To fletch this favorable poem Which the LORD Jehovah has found Bromdun
To feed himself. Heal him LORD Jehovah.
For Bromdun sees the fierce Winds of change are wearing
And sees dark forests fading to desert The deserts flowering to forests from dearth.
“LORD, I need to eat. Ease my suffering.”
The prince’s engines Flew into the ebbs of space
To where they brought the boats Filled with idolatry back
From Mars, and the worlds beneath, To make the earth barren.
They flew with the sunsails They fanned the coal of Asheroth to fly
With the earth waning, Wan was the people when the forests
Burned, when the trees were bare When the summer fruit did not flit.
It was for the Baal idols Which sung the songs in their bright
Pitch, to tell the trees each To wit, the Baals sung on that frequency too.
Thus, the trees began to fall. The earth’s forests turned to desert.
For scripture sought to send A beautiful secret truth to us.
That God is God, and we need Give up the gods in our pockets.
Bromdun was a bad man. A bad man, brutish, until broken
For his brutality in baffling youth. A bull found him with no backbone.
That bull a bylaw, Borne to belittle bestial men,
Belittled Bromdun for a sin Bygone in his bashful youth.
The Bull allowed Theodore Marmaduke To build an empire with brick
Hewn from fun and fantasy. Fun and fantasy fueled the Bull
To break Bromdun, To build more bulls
Meant to bring Bromdun to nothing. Theodore Marmaduke came
As Medea to Bromdun at this time To break Bromdun with malignity.
For fun and fantasy fueled To fraught every man to ever be close to every woman.
Fraught was every man Because fun and fantasy
Were the fuel. Men and women could feign fun and fantasy
But because of fun and fantasy Men and women could not forge faithful bonds.
For the fear of all men Was the friendship of women.
For the sin of men Was so common, yet led men to flinch
When getting close to the Good hearts of their women-kine.
Theodore Marmaduke, A potion mistress,
She spun secret webs To seclude Bromdun in sloth.
Soon, the other Bulls, Daughters of the Bull
Began to lay siege To Bromdun’s home country.
Medea—who will show sure at the climax—
Was Theodore Marmaduke Spun by a witch’s brew
To become a female force. Forged lies, to foment fierce fear—
Begat Theodore Marmaduke Woven Bulls to break
The United States which Bromdun resided under.
The courts were cornered To create in men cowardice
Against women who were Won by summary fee;
For marriage was marred Thus the women mourned
So Theodore Marmaduke, In a woman’s skin,
Besieged the high courts And sought to kill the prophets.
He sent his bulls to the four corners Of the courtlands
Where civilization had its Just secrets to cement
The woes of the wages Of the Unjust whore-mongers.
Yet, Bromdun, like the Good Man Was a Joseph, manly and good.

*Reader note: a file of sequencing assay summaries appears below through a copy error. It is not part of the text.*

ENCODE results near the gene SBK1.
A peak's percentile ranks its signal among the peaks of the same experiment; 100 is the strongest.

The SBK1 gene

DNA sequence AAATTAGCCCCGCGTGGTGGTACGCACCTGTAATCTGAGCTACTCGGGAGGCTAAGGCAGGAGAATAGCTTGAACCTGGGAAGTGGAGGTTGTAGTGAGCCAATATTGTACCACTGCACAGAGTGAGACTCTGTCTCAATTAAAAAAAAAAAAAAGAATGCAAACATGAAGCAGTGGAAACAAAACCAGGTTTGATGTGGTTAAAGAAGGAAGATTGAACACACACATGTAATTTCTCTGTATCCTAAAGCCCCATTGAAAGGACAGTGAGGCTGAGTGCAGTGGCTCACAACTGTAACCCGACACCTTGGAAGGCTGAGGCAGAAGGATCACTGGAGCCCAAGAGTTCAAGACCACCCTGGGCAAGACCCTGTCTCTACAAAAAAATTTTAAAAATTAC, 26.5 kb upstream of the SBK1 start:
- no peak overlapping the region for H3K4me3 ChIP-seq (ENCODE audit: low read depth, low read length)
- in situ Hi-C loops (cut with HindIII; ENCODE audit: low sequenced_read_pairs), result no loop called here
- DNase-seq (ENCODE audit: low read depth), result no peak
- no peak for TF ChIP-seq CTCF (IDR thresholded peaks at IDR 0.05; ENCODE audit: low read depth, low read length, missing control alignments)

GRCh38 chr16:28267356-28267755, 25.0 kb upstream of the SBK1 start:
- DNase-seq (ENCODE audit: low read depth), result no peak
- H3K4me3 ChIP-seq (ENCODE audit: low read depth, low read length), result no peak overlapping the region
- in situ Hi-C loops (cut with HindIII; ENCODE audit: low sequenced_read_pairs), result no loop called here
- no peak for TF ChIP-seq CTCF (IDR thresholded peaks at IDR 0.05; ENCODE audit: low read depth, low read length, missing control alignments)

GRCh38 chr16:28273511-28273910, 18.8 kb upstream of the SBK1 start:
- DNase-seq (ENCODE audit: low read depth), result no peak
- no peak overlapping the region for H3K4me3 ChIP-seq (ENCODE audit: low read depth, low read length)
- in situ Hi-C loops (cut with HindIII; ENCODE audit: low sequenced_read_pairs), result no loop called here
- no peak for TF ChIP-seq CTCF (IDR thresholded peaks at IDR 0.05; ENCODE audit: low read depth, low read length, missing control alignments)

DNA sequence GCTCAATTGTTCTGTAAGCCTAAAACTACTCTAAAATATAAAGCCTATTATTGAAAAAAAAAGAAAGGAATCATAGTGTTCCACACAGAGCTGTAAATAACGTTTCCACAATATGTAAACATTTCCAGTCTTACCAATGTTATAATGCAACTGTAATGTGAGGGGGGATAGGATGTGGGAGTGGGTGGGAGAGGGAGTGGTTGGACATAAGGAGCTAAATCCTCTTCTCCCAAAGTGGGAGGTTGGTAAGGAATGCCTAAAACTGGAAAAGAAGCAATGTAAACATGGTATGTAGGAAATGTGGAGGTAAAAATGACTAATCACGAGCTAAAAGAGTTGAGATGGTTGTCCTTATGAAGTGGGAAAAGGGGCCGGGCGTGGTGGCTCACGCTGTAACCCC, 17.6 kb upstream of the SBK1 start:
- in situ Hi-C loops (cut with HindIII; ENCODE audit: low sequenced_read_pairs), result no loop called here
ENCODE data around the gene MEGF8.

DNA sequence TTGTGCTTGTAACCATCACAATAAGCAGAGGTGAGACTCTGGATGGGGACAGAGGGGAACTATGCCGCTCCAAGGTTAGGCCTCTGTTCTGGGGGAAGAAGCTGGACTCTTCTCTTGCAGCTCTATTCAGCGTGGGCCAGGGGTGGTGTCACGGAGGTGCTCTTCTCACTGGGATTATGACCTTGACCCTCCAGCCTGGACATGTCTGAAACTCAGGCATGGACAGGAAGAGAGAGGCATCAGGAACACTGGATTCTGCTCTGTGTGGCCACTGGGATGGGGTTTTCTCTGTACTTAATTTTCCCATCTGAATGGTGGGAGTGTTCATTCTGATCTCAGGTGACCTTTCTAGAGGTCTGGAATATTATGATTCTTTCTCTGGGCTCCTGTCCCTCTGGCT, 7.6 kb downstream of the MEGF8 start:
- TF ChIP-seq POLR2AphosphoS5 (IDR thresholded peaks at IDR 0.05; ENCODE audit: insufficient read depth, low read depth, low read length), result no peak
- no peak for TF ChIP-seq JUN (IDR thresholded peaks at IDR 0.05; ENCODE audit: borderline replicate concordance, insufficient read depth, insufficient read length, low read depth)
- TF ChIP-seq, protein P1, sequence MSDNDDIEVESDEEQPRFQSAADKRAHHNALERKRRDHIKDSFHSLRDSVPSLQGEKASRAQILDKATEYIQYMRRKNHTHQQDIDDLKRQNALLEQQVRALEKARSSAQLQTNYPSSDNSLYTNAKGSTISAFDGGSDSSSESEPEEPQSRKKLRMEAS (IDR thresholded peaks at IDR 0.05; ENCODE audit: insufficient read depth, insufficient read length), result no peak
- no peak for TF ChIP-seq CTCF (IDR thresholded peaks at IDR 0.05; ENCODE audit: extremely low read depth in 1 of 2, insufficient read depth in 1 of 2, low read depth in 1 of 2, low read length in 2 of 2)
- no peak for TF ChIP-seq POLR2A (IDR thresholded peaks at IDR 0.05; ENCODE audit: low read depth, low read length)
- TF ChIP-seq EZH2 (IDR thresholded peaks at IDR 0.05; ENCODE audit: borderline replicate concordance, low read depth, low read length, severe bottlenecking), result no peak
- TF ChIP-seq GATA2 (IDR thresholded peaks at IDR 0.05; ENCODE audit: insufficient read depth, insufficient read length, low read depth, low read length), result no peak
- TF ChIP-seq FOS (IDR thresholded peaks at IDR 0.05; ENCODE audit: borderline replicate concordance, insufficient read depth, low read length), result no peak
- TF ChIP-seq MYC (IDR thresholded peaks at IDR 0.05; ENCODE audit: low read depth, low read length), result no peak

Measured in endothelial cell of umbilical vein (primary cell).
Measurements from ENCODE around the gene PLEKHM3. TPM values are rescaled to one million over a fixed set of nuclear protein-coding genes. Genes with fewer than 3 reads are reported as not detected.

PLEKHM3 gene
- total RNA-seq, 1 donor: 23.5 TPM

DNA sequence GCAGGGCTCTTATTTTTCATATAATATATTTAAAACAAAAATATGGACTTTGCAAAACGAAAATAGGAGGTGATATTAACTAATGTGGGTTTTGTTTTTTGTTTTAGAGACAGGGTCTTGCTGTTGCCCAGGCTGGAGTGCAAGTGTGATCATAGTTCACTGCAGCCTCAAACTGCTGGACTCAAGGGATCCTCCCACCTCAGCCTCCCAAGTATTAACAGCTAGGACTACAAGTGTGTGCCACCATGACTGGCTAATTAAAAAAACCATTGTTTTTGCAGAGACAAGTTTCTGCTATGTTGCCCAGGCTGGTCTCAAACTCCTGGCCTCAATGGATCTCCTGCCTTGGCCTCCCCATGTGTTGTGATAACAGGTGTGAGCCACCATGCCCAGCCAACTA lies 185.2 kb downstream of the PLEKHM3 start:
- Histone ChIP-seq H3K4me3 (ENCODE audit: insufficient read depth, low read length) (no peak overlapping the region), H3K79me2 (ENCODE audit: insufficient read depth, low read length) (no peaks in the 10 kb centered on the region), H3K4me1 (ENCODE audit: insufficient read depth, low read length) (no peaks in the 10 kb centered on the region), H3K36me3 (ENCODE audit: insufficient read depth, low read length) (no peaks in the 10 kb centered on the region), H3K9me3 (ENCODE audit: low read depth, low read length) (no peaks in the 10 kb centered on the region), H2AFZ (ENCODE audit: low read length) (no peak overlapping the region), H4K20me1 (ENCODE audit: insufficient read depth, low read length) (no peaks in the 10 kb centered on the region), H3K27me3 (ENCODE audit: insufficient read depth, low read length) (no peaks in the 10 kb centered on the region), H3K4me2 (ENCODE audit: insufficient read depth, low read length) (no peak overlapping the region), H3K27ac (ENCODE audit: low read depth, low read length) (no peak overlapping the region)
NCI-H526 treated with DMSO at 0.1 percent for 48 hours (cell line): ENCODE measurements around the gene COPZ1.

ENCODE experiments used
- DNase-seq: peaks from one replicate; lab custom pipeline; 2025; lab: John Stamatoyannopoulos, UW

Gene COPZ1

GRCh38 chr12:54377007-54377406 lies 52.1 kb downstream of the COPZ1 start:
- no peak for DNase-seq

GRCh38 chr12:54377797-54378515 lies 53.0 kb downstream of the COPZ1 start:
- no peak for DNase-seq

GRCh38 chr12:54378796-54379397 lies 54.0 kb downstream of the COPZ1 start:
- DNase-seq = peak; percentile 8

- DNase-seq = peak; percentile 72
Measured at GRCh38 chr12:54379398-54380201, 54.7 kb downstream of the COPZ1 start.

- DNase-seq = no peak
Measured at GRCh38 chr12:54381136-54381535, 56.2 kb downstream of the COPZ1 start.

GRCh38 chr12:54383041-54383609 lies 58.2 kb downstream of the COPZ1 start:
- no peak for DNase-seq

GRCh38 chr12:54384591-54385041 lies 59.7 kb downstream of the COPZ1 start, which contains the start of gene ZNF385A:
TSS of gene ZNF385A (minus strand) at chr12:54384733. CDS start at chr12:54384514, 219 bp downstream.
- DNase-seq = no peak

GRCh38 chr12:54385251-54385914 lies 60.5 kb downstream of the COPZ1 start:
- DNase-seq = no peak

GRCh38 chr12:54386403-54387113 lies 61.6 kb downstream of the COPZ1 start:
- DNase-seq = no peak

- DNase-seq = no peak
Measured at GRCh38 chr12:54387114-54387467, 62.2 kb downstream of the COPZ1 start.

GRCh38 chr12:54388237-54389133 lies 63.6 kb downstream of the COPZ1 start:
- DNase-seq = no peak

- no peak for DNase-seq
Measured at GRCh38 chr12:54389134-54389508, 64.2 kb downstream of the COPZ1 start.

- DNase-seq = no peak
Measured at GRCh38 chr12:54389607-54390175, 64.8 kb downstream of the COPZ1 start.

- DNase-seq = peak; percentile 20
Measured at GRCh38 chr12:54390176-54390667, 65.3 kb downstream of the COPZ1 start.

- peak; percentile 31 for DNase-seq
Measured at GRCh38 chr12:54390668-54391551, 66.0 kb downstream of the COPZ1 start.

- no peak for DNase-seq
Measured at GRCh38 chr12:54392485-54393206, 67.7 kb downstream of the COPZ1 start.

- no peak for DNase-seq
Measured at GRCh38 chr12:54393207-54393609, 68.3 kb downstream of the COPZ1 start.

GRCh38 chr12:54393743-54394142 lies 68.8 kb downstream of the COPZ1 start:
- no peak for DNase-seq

So that Theodore Marmaduke Enamored by the mastery
Of his craft, went against Bromdun To weave a spell so arcane and woeful
To spin him a great waste And name him a sinner worst.
Yet, Bromdun followed the bulls, Like Jeremiah Babylon,
He did not fight.
The bulls brought brokenness to the kingdom Bereft of bright futures.
All men were guilty of the gaff Which Bromdun had galled.
So, as it were, The waste brought all men’s faces wanness
As Theodore Marmaduke Sought to bring assimilation
Of the Amazon’s Government Where men, disavowed, were gored
To great disgust, Broken by the warrior Giantess Amazons.
Theodore Marmaduke had Spun hellish kingdoms
With the Bulls he bore So that the kingdoms of States Betrothed
By the righteous betrothal of Revolution brought righteous reign
To bear and happiness to men. Yet, Theodore Marmaduke
Was hoary, and was named “Athena” Wisest of the gods of America.
Yet, not a god was he. He was a goad to make himself
All the kings at once caught In a net most nefarious.
Bromdun, he even sought, To seek that Bromdun was that king
So Marmaduke would loose his curse Kill Bromdun, so therefore he would live.
Yet, Bromdun could bear, That Theodore Marmaduke’s bull
Was breaking the country. All men guilty, betrothed that country
Was beginning to seek divorce. For if not Bromdun’s disgrace
’twas their own.
So Bromdun sat, idly spinning tales
For none would have his work.
Sung a hymn of ecstasy, With wars’ uncivil horror hung
In the foreground, Forgotten Bromdun found
A fierce foe in Theodore Marmaduke. Theodore Marmaduke who found
The silver strings of Ephraim’s Sister, to succor the woe of Bromdun
To send to war and wan All men for the wasted wonton
Forms of eve which they Had all desired, every one.
Theodore Marmaduke enchanted His sister to entice her to array
Battle against Bromdun for A long forgiven bad.
Thus, sisterly love was lost And longing like the love of Hannai
Was found, to forge a fate So dire for Bromdun, that fasted
Him of his health and honor. Bromdon cried often, heard not
By any man, woman or foe. The silver strings on the sister
Of Ephraim ardently arrayed Such wrath against Bromdun